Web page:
I remember being a little girl and going with my mom to the Estée Lauder counter, watching her try on lipsticks, perfume and buying compacts of powder. I always acquainted it to my mama looking so pretty and majestic. That’s why even now, Estée has always been one of the go-tos (their Advanced Night Repair Serum is something I’ve worn for like 5 years straight—I love it!).
I was super pumped when I got the opportunity to create three cocktails inspired by their classic fragrance, Modern Muse.
The smell is so fresh and clean and lightly floral. I know a lot of women are loving more musky smells nowadays but I always and forever want to smell like I just showered and then ran through a field of flowers.
When I smelled Modern Muse for the first time, I immediately loved the freshness with hints of jasmine and honeysuckle in the scent. I wanted to create cocktails that were inspired by the smells but still tasting super delicious.
Here are the smells and feelings from the scent that inspired the cocktails:
1. Hints of jasmine.
2. Light floral notes like honey suckle.
3. A refreshing aroma that felt like a warm day (but not too warm!).
For this almuerzo, Western Union engaged me to participate in their “On the Map with Western Union” program where they are exploring the inspiration and innovation that different heritages inspire. Western Union asked me to share my story about how my upbringing has influenced my cooking and how their mobile app is a super easy way to send money to different parts of the world. This almuerzo is going to focus on my heritage, stay tuned for more on the mobile app and how easy it is to use!
The first food I ever learned how to cook was Peruvian food. My mom is from Peru, a country I grew up learning about through her. My mom would play old Peruvian boleros (ballads) by Luchas Reyes (she’s like our Celia Cruz) while she’d simmer chicha on the stove and sing along and sometimes cry because her music is just so beautiful.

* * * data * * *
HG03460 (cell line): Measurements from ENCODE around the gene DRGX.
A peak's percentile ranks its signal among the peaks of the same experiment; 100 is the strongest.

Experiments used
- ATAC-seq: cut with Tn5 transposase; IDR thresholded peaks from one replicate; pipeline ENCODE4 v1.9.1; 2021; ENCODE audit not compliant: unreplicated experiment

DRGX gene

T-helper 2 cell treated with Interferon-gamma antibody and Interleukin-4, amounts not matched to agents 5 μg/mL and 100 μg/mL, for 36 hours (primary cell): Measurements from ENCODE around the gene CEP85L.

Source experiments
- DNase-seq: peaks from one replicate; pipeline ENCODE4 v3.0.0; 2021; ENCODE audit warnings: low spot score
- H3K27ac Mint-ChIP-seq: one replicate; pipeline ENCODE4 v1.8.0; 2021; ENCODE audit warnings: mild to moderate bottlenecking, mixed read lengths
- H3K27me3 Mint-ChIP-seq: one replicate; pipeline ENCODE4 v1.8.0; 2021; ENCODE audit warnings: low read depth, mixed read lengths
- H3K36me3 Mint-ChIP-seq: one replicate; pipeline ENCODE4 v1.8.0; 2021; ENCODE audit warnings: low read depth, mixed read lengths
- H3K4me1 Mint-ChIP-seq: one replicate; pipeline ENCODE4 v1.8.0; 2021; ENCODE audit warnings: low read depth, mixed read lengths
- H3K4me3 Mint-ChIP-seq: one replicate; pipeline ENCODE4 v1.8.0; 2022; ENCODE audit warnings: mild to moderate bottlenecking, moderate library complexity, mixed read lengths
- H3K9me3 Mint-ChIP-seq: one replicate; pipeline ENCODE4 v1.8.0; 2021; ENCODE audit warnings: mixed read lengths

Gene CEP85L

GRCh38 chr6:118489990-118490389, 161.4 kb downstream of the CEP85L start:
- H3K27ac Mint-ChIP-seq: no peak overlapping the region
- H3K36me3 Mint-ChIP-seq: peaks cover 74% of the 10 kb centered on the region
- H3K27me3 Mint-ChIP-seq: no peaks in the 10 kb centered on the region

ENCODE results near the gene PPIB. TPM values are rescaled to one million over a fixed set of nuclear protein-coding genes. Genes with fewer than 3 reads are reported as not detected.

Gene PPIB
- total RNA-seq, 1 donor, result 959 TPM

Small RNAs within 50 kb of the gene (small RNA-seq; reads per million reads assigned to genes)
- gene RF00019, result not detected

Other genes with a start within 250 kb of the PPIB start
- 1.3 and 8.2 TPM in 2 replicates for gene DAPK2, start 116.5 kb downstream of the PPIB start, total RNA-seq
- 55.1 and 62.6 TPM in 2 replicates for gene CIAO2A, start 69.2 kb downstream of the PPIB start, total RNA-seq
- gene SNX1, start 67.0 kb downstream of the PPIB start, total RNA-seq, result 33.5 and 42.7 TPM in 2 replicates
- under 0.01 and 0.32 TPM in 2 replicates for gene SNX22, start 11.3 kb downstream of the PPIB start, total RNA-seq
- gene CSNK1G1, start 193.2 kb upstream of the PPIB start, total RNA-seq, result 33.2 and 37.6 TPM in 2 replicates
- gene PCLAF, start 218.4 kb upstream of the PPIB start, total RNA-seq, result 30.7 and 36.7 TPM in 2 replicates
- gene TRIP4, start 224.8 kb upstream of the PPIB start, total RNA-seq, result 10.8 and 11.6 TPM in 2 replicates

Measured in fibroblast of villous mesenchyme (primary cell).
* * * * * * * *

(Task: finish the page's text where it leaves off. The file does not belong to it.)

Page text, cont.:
I remember having friends over and having to explain to them that the drink was made from purple corn. LOL. The looks I’d get! But they’d all love it because it’s a drink that is flavorful and perfectly spiced and just delicious.
My mom was a young mom and literally the only dishes she knew how to make (minus a chicken broccoli casserole she learned from a back of a soup can!) were all Peruvian. I now realize that the flavors of Peru absolutely shaped my palate.
If you’ve had Peruvian food, you know that it’s very spicy. My mom always cooked with heat. I was like 5 years old eating dishes with ají amarillo—which are bright yellow Peruvian peppers that are VERY spicy—in them. Peruvians put them in everything from sauces to soups to pastes. Ají amarillo paste sits on nearly every Peruvian table and is used as a condiment—it’s SO good.
And a lot of Peruvian food is very acidic (see: ceviche and causa). It’s food that has a lot of flavor and balance and pulls influences from Asia (there are a lot of Asians living in Peru), Africa and Spain, all while using indigenous, Peruvian ingredients.
Even now, in dishes that aren’t Peruvian, I find myself making sure that acidity is very prominent and always, always adding some form of heat. I love adding a dollop of ají amarillo to everything from salad dressings to marinades for chicken or fish (not traditional at all but such a good move!).
My mama was in town for a few weeks and I took advantage of having her here to make a little almuerzo (lunch). Growing up, Sunday almuerzo happened nearly every week and it was a big deal. There was cooking ALL day long and it was my favorite.
My mom and I tried to recreate a bit of that Sunday almuerzo nostalgia with this lunch. We made lomo saltado but veggie (she no longer eats meat); there was papa a la huancaína (my favorite!); pie de limón which looks like a normal lime/lemon pie but is so unique in texture and ease; and lastly, my mom’s chicha.
Today I’m sharing with you two recipes, one for pie de limón (my mama’s favorite!) and chicha (recipe straight from her).
The pie de limón is unlike a lot of other lemon pies. Traditionally this calls for Peruvian lemons which are much smaller than American lemons and are super acidic. So I made do and combined limes and lemons. We always did this growing up. Similar to how I add both limes and lemons to make the pie de limon, if we couldn’t find Peruvian peppers, we’d use jalapeños or habaneros as a substitute. The filling is super easy because it’s not a ton of ingredients and there’s no tempering the custard. The texture is SOOOO good.
For this post, I teamed up with Gevalia, a coffee brand with a Swedish heritage that is known for making fika (Swedish coffee/snack time) special and delicious.
Easy summer living has been in full effect around these parts.